IUBio

about the nature article: apotosis

Aubrey de Grey ag24 at mole.bio.cam.ac.uk
Thu Dec 23 12:33:22 EST 1999


Lou Pagnucco wrote:

> (1) Apoptosis appears to be upregulated in CR lab animals
> (as discussed in J. of Gerontology last year).  So a natural
> (speculative) deduction is that apoptosis may be responsible
> for the life extending effects of CR.  However, it has been
> (supposedly) demonstrated in some papers that I sent Aubrey
> last year that CR also greatly reduces cellular turnover, and hence
> the mitotic rates in many tissues.  This seems to suggest that
> apoptosis in CR animals is far more selective than in AL animals.

Maybe.  Another interpretation is that apoptosis is up-regulated only
in rather unusual tissues in which cell attrition is very high anyway,
i.e. it's up-regulated in order to keep these short-lived cells in the
best of shape on average by not letting them deteriorate too far.  (I
know only of reports of CR up-regulating apoptosis in liver and gut.) In
that model, apoptosis in most cell types (those with slow cell turnover)
would be reduced simply because of the well-known lowering of oxidant
production.  I think that model is more economical (but I don't claim
to have an objective measure of a theory's economy!)  I recall your
suggesting last year that one might be able to have high apoptosis
and low mitosis in all tissues, but I don't think that situation can
be sustained long-term: CR mice are small, sure, but their body size
is pretty constant during adulthood and so is that of AL mice, so in
both cases cell division must match cell death.

> Could this be a factor in the results reported by the Milan lab?
> (i.e., could they be inhibiting the less discriminating apoptosis in
> AL animals that lead to proliferative exhaustion in certain tissues?)

I don't think so.  In the model I just outlined, there's no proliferative
exhaustion in the AL animals: the low apoptosis is due to low collateral
damage to tissues which normally maintain homeostasis by getting rid of
damaged cells and thus don't drive aging.  However, in view of Sydney's
comment that rates of cell turnover may be much higher than most of us
believe, I will be very interested in his answer to this.

> (2) It seems to me questionable to assert that post-mitotic cells are
> too sparsely distributed to cause any real damage.

I infer from what you say later that you mean replicative-senescent, as
opposed to intrinsically post-mitotic like muscle.  It is best to avoid
using "post-mitotic" for senescent cells -- even though it's logically
impeccable, the term is usually reserved for muscle etc. so readers will
be confused.

> The recent results reported on gene upregulation/suppression in aged
> tissues (using micro-arrays) appear to show a profound difference
> between tissues derived from young and old animals.  Specifically, a
> diffuse inflammatory condition appears to pervade old tissues.  Might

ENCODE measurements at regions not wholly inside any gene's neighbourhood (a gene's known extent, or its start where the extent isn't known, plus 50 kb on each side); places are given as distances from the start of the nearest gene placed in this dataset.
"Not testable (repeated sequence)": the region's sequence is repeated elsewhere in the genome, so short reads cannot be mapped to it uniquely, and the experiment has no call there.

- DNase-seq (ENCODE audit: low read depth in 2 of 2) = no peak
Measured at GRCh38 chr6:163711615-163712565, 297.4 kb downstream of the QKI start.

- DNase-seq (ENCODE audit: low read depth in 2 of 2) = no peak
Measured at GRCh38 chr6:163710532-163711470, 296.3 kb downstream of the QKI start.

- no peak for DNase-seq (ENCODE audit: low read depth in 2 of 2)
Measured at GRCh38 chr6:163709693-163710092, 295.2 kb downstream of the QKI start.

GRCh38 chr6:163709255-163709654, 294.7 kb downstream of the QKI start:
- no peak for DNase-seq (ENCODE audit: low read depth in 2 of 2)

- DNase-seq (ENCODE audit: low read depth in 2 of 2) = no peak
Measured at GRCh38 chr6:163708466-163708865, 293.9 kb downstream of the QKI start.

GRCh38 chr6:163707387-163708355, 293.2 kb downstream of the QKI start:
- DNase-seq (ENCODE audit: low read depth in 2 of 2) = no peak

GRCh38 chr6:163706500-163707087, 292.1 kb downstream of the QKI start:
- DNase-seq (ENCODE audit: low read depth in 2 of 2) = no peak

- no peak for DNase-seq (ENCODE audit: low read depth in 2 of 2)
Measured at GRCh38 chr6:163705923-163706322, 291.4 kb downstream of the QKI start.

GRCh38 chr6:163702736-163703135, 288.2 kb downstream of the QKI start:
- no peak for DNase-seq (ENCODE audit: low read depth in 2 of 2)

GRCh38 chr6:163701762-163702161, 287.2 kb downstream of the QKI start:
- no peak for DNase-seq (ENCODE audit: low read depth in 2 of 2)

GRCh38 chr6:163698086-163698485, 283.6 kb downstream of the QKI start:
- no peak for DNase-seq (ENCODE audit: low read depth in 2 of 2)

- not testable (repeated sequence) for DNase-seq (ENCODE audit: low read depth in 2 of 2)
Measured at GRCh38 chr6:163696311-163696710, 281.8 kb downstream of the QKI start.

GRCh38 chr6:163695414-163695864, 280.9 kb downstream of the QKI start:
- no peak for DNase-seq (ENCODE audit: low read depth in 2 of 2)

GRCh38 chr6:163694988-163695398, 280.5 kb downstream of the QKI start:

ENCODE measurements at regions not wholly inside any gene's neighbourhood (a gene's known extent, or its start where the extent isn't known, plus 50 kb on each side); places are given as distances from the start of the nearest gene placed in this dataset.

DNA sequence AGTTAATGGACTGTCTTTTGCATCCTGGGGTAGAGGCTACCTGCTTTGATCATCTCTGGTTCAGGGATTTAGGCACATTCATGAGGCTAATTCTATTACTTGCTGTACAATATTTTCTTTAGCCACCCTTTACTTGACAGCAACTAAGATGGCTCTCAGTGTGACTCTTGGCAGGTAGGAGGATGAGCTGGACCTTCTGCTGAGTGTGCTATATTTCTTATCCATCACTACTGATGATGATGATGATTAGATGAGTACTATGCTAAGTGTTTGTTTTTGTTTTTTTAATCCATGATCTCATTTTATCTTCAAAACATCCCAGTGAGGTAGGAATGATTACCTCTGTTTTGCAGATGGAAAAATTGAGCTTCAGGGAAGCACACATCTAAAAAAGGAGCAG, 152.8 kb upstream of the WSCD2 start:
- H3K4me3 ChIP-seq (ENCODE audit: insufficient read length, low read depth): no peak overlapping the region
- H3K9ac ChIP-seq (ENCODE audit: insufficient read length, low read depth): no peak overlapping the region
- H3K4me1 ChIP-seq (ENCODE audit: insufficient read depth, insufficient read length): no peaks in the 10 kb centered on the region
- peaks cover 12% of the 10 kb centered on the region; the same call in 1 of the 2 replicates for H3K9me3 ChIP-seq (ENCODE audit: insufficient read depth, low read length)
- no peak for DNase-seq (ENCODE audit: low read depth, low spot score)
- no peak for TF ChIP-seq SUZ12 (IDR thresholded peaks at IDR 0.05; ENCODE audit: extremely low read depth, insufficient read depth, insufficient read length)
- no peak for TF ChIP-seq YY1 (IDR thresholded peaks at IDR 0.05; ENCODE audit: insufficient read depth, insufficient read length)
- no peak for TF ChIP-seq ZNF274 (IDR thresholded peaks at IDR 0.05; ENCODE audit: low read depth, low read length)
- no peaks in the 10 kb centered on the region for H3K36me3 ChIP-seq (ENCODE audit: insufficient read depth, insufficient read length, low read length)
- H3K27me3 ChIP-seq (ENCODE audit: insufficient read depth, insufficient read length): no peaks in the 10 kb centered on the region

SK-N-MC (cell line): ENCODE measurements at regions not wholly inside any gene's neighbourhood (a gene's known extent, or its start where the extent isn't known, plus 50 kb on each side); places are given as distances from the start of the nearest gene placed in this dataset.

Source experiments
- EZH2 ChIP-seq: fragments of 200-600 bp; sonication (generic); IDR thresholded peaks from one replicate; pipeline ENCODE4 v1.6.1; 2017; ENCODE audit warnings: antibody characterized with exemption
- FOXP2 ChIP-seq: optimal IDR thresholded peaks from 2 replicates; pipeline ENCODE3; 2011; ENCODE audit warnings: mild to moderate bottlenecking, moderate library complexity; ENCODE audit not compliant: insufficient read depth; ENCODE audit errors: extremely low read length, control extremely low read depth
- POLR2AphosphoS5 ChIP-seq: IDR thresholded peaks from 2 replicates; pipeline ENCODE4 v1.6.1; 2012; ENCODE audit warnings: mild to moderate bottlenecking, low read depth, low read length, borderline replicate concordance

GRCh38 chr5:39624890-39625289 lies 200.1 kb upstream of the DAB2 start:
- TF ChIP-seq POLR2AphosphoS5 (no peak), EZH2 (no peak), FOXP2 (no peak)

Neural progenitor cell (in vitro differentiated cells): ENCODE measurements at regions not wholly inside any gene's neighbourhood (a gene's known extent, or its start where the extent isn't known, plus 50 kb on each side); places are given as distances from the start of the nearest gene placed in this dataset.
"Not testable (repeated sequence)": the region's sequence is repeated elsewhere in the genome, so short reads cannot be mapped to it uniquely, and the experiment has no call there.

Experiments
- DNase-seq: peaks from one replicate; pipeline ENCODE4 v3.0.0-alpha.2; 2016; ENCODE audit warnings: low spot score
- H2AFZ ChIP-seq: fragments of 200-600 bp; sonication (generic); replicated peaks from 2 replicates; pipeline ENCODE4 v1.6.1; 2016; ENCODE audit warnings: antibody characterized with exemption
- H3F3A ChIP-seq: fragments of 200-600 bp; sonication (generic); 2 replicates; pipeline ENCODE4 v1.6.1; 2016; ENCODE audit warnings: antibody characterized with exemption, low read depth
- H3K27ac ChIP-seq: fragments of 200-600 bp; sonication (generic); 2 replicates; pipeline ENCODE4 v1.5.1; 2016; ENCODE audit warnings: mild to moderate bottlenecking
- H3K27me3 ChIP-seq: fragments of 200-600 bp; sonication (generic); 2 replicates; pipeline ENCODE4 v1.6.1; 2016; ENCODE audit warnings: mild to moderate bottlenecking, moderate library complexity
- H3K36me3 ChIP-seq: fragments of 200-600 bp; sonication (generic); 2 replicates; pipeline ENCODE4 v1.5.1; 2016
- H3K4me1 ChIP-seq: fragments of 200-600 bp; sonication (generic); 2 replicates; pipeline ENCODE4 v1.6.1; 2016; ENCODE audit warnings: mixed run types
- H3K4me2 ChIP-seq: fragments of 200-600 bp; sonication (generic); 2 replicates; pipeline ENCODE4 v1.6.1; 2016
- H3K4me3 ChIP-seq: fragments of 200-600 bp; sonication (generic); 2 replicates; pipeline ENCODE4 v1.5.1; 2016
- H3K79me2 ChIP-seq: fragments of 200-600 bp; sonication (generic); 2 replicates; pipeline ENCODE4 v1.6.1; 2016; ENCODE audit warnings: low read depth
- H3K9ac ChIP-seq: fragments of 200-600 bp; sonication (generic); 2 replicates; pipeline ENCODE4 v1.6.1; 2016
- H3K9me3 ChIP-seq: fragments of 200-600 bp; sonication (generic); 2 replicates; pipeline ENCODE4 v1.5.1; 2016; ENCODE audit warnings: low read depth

> one reason be that post-mitotic fibroblasts generate approximately 40
> times the collagenases (and possibly other extra-cellular matrix
> destroying enzymes) as juvenile fibroblast do?

I think some people think this is so, but I don't think it stands up to
quantitative scrutiny.  Cristofalo says that only one dermal fibroblast
per 10,000 shows senescent gene expression (such as high collagenase) in
aged tissue.  That means collagenase is only 0.4% higher in bulk tissue
as a result of the 40-fold overproduction you cite.  One could say that
the overproduction affects only the region quite near the senescent cell,
but then it would only affect a small proportion of the tissue.  The big
difference with the mitochondrial theory, in which again only one cell
in 1000 or more is affected, is that those cells may generate reactive
oxygen species at their surface that can initiate peroxidation chain
reactions, which would amplify and spread the damage enormously.  No
analogous scenario has been proposed (yet!) for anything that senescent
cells have yet been found to secrete.

> (3) If it has not been ruled out that cell division itself may ratchet
> cells further down the developmental pathways that lead to terminal
> differentiated, post-mitotic states, shouldn't we be investigating
> mitosis inhibitors as life extending agents?  (Hasn't the Russian
> gerontologist Frolkis published some encouraging results about anti-
> mitotic drugs, e.g. olivomycins, on life extension?)

Even though I'm doubtful about your premise, I think mitosis inhibitors
might conceivably have effects similar to p66, if they were similarly
specific (i.e. to mitosis induced by cell death induced by oxidative
damage).  I don't think non-specific mitosis inhibitors would be good,
for the same reason that I don't think non-specific apoptosis inhibitors
would be good -- namely, mitosis and apoptosis are usually good things.

Aubrey de Grey





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